MACKIE FIREWIRE ONYX 400F
There are more Firewire interfaces on the market these days than summer bushfires… the new Onyx 400F may be the cool change you’re waiting for.
Text: Brad Watts Bucket-loads of Firewire audio interfaces have been making their way into the audio market of late. Wading through the sea of pros, cons and specs will leave many giddy with confusion. Most appear to offer very similar, if not identical, feature sets within their respective ‘class’. Mackie is obviously wise to this plastic encased pseudo-pro box phenomenon. You know the style I’m describing, entirely plastic and looking more like a computer peripheral than a recording device. Mackie’s Firewire Onyx 400F, however, looks as if it could be a viable interface option for the more professionally minded recordist. As with all Mackie products, the build quality of the 400F is well above par. The single unit rack-mounting case is the usual 1.2mm-thick steel finished in the customary Mackie grey colour scheme. All the connectors are firmly bolted to the chassis rather than relying on a few solder joins for rigidity. The universal power supply is built-in and connects using a standard IEC cable – no annoying wall-wart supplies to be seen. At the opposite end of the unit reside the four Onyx mic preamps – keeping any electrical interference away from the business end of the unit.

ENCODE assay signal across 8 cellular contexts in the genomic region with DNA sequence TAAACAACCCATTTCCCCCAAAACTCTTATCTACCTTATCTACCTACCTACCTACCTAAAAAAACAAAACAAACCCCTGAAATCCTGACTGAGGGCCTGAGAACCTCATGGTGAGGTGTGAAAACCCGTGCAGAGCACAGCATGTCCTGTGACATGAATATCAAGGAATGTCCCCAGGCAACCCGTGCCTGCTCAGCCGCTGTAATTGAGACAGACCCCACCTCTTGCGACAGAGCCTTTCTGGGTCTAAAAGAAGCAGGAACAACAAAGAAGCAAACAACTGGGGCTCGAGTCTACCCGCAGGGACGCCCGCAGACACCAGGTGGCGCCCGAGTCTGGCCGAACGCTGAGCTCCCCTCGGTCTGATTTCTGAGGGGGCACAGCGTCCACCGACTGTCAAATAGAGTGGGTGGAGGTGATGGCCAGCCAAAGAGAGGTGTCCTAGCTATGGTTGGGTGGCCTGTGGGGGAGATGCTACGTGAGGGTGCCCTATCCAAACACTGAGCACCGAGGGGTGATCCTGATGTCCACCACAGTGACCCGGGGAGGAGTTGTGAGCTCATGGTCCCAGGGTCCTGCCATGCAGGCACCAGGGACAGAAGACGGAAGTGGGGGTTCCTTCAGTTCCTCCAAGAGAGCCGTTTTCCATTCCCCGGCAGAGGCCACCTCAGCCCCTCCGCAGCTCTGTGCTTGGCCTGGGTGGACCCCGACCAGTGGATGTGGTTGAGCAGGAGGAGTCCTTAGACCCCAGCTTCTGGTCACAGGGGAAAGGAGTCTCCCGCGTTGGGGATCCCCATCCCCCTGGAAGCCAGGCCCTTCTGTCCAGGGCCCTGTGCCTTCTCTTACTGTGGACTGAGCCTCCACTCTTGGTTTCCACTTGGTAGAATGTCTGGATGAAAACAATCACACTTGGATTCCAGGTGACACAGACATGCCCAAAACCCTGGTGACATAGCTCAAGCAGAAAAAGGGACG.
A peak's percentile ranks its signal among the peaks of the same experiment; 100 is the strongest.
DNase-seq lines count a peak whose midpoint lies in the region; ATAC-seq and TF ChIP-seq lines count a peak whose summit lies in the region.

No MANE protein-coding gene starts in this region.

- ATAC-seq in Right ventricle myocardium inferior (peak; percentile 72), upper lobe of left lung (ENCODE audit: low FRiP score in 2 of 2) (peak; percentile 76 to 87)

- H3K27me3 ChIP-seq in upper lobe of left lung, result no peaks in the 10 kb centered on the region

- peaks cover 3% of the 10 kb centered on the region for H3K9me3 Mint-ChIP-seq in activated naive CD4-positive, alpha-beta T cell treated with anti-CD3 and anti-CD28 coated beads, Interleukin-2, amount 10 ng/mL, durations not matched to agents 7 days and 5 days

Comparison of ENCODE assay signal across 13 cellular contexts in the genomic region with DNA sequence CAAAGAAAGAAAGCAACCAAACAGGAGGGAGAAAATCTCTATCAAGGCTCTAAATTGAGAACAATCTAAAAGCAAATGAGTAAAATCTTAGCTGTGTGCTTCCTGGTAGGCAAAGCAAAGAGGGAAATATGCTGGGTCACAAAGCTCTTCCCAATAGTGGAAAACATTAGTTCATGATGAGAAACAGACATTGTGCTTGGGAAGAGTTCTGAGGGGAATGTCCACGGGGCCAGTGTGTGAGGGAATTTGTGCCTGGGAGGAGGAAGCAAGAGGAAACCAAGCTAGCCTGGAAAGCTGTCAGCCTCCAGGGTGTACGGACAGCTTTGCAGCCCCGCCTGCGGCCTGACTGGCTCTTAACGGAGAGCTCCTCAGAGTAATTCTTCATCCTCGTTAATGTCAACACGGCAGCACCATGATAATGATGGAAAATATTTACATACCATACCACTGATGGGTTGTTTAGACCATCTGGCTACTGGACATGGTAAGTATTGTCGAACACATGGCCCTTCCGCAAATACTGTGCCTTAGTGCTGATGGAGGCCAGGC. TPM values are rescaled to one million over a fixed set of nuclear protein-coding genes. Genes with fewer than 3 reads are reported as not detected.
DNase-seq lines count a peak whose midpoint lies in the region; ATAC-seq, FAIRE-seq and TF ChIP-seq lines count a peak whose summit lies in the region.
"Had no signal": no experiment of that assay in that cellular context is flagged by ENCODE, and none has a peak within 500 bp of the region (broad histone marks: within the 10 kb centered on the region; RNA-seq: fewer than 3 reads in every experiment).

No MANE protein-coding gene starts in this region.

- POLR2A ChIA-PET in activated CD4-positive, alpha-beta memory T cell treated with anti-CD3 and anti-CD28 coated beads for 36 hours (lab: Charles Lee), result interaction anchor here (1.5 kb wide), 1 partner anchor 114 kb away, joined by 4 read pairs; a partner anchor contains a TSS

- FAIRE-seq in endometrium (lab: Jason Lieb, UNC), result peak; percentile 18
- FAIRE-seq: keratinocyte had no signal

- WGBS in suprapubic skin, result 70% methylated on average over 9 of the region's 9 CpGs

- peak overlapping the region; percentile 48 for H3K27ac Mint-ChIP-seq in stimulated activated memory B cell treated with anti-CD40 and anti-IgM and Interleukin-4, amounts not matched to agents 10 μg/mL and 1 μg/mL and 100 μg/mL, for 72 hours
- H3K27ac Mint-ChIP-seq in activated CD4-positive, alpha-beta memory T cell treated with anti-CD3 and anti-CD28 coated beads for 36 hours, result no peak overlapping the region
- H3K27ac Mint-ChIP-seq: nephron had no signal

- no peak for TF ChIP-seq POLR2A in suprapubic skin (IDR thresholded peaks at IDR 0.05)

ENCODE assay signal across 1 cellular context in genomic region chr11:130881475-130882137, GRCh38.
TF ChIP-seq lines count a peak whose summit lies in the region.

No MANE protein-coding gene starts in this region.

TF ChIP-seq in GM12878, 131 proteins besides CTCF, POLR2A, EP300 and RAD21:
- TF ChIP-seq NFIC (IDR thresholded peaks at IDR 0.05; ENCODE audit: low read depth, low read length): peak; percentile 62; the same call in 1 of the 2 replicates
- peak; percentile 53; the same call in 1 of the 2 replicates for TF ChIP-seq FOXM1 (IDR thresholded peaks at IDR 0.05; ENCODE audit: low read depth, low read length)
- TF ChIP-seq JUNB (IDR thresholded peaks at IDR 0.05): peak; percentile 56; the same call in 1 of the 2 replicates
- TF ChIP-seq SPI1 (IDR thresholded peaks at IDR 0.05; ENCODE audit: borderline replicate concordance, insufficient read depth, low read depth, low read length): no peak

It’s the Onyx preamps that give the 400F a real leg-up in this market. Until I got hold of this device I’d not heard the Onyx pre’s, so I was quite keen to have a listen. I’ve been on the hunt for something akin to the Onyx 800R (its eight-channel mic pre device) and this was a perfect opportunity to audition the preamp circuitry. My first impression was that they’re a huge improvement on the older VLZ pre’s. The Onyx design sounds clean, detailed and natural. They may not quite be the ‘boutique’ quality that Mackie espouses – Class-A these are not – but they’re a very accommodating preamp with headroom and gain enough for all but the most ancient of ribbon microphones. Speaking of which, my first and foremost complaint with the 400F is the global phantom power switch. With ribbon mics enjoying quite a resurgence at the moment (as well as the usual condenser/dynamic combinations) it’s surprising not to see individual 48V switching. The phantom power does ramp up and down over about four seconds, mercifully, allowing you to quickly turn the phantom off again if you inadvertently apply it to a ribbon. Still, a single switch is obviously a cost cutting measure and a short-sighted one as far as I’m concerned. The first two pre’s feature high-impedance inputs on the front panel for guitar or bass instruments, and all four preamps offer 60dB of gain and four-segment LED input meters. Unfortunately there’s no impedance adjustment for the mic inputs or the M/S encoding features as found on the Onyx 800R – again a matter of more switching hardware. Off to the left of the front panel are two headphone outputs with individual volume controls. Again, these sound remarkably clear and have scads of gain for inflicting some serious SPL on your headphones. To the left of these is a Control Room level control – attenuation of the dedicated control room monitor outputs. This is one feature a number of interfaces don’t offer, requiring a separate monitoring preamp such as Mackie’s Big Knob before hitting the speakers. Out to the rear of the 400F you’ll find four Neutrik combo connectors for mic and line signal input. Four insert jacks appear for inserting processing over the mic pre’s with a further four balanced line inputs appearing as jacks. Outputs from the 400F consist of eight balanced line out jacks and the previously mentioned monitor outputs. BNC wordclock I/O comes in handy, especially with Firewire interfaces. Then we see the two Firewire ports, S/PDIF I/O and Midi in and out.